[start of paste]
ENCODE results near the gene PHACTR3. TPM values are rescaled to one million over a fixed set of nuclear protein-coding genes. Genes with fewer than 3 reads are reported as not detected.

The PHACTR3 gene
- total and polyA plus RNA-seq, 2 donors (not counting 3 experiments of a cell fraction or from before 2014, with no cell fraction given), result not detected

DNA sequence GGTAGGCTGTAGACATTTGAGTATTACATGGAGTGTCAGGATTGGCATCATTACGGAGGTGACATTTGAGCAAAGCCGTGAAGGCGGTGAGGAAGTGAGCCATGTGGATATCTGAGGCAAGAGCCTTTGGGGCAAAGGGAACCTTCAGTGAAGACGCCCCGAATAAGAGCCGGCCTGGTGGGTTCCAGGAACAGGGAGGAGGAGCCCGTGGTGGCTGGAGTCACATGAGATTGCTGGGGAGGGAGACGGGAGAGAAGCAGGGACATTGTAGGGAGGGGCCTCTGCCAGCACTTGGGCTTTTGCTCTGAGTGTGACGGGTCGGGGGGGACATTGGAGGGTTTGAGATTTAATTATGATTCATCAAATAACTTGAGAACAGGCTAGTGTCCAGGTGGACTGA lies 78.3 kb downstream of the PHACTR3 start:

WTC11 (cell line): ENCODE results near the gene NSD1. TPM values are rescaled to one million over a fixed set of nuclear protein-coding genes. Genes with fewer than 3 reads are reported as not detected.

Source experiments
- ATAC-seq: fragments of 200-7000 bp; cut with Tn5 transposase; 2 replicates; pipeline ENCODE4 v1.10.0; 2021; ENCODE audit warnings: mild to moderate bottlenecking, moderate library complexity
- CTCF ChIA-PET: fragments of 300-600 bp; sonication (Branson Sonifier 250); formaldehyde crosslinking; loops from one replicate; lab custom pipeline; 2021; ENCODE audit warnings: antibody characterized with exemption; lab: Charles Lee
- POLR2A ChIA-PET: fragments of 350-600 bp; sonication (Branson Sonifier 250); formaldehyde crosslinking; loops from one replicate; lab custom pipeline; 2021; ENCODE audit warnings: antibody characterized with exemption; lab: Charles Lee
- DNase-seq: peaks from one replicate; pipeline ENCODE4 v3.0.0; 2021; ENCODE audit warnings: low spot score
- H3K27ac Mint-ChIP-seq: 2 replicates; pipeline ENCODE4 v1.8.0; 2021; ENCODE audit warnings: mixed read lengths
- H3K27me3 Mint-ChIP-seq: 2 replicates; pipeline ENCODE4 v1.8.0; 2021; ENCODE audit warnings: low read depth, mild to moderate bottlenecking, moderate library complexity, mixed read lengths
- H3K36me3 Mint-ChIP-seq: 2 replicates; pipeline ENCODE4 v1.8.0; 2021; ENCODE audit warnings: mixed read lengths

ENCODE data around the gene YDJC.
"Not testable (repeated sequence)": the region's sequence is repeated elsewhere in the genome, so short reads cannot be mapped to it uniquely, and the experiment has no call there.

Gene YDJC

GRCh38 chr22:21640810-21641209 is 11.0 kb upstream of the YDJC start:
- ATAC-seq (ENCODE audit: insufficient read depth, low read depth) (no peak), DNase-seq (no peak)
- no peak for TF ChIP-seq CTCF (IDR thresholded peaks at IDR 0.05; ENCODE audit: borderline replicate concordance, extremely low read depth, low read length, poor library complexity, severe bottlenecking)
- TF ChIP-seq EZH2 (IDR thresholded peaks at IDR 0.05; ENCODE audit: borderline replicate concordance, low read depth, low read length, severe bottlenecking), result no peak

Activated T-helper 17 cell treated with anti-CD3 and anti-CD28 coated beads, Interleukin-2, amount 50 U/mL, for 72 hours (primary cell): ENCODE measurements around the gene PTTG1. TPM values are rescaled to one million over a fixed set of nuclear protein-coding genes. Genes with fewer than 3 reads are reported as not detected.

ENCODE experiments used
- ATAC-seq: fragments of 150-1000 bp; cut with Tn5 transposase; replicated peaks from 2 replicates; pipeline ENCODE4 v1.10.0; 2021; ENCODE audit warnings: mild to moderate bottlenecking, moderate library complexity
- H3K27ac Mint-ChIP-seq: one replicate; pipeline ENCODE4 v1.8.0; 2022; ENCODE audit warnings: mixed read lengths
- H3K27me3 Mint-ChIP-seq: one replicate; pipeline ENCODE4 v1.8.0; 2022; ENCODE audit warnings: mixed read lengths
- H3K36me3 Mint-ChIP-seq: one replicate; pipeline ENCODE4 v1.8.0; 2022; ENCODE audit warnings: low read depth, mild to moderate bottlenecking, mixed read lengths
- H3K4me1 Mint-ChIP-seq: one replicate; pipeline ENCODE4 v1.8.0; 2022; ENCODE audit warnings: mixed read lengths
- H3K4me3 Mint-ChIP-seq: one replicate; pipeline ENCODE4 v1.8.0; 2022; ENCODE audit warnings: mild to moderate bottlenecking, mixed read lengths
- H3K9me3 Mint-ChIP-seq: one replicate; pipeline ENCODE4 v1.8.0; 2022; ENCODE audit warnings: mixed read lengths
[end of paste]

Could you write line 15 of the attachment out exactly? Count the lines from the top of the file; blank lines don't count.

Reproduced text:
"Not testable (repeated sequence)": the region's sequence is repeated elsewhere in the genome, so short reads cannot be mapped to it uniquely, and the experiment has no call there.